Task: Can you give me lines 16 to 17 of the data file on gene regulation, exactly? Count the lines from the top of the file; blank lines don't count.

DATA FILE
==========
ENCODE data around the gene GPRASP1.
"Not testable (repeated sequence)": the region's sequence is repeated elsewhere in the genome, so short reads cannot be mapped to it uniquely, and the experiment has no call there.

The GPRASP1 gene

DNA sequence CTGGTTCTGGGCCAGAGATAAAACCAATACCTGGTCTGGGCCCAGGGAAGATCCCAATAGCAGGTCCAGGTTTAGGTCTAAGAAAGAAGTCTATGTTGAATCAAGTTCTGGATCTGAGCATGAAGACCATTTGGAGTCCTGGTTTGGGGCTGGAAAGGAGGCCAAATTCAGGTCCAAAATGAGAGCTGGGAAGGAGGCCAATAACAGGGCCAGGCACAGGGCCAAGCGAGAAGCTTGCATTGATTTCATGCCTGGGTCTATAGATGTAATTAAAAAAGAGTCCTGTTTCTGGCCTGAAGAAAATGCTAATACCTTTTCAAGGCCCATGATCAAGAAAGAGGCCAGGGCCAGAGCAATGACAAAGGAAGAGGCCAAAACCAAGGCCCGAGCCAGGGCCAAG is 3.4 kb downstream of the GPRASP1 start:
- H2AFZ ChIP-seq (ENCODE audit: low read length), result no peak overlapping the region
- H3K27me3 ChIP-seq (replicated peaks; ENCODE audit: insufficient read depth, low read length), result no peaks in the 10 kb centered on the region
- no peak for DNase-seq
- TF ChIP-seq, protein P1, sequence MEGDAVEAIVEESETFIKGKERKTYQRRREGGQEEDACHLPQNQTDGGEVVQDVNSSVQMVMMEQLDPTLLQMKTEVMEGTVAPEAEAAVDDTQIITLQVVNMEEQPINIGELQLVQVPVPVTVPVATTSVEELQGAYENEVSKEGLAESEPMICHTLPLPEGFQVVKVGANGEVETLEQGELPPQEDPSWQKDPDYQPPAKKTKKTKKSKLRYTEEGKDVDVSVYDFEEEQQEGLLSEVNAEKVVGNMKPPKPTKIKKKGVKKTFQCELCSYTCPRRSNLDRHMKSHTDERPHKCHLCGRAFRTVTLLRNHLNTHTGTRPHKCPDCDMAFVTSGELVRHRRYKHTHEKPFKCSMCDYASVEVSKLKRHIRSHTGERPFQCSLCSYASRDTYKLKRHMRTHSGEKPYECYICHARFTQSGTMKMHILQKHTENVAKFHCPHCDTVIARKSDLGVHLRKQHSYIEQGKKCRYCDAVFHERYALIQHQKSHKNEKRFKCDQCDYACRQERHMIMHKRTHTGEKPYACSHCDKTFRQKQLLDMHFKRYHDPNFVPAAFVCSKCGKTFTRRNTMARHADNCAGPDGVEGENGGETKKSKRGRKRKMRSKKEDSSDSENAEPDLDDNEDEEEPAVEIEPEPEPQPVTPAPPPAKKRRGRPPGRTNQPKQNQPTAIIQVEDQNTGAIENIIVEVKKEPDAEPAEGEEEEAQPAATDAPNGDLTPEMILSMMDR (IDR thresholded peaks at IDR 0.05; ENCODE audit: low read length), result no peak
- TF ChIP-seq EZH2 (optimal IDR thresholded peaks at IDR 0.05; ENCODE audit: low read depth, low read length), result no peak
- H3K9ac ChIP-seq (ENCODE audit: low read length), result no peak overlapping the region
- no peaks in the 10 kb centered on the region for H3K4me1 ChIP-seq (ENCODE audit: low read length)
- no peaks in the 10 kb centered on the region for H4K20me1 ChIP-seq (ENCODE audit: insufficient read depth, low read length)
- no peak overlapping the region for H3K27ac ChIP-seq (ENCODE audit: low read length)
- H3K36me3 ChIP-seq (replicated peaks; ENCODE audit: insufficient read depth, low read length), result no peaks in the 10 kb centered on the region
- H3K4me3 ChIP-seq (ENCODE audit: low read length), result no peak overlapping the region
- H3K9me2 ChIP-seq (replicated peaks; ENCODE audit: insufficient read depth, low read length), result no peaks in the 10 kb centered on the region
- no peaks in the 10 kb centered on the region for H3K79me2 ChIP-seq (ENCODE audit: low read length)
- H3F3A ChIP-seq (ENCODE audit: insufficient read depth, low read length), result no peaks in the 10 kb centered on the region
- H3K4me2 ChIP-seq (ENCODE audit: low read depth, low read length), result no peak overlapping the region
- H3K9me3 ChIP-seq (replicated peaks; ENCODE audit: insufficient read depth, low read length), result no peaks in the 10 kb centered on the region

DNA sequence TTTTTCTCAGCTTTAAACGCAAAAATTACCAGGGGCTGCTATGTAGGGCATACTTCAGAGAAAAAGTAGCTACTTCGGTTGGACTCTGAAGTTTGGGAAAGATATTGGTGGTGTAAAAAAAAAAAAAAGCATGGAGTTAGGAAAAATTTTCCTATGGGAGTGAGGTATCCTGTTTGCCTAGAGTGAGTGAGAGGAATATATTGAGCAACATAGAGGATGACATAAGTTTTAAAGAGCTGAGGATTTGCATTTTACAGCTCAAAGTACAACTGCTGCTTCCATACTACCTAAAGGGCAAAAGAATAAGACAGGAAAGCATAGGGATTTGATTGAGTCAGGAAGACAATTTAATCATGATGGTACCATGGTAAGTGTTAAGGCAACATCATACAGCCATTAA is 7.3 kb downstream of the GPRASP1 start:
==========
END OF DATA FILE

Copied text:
- H3K9me2 ChIP-seq (replicated peaks; ENCODE audit: insufficient read depth, low read length), result no peaks in the 10 kb centered on the region
- no peaks in the 10 kb centered on the region for H3K79me2 ChIP-seq (ENCODE audit: low read length)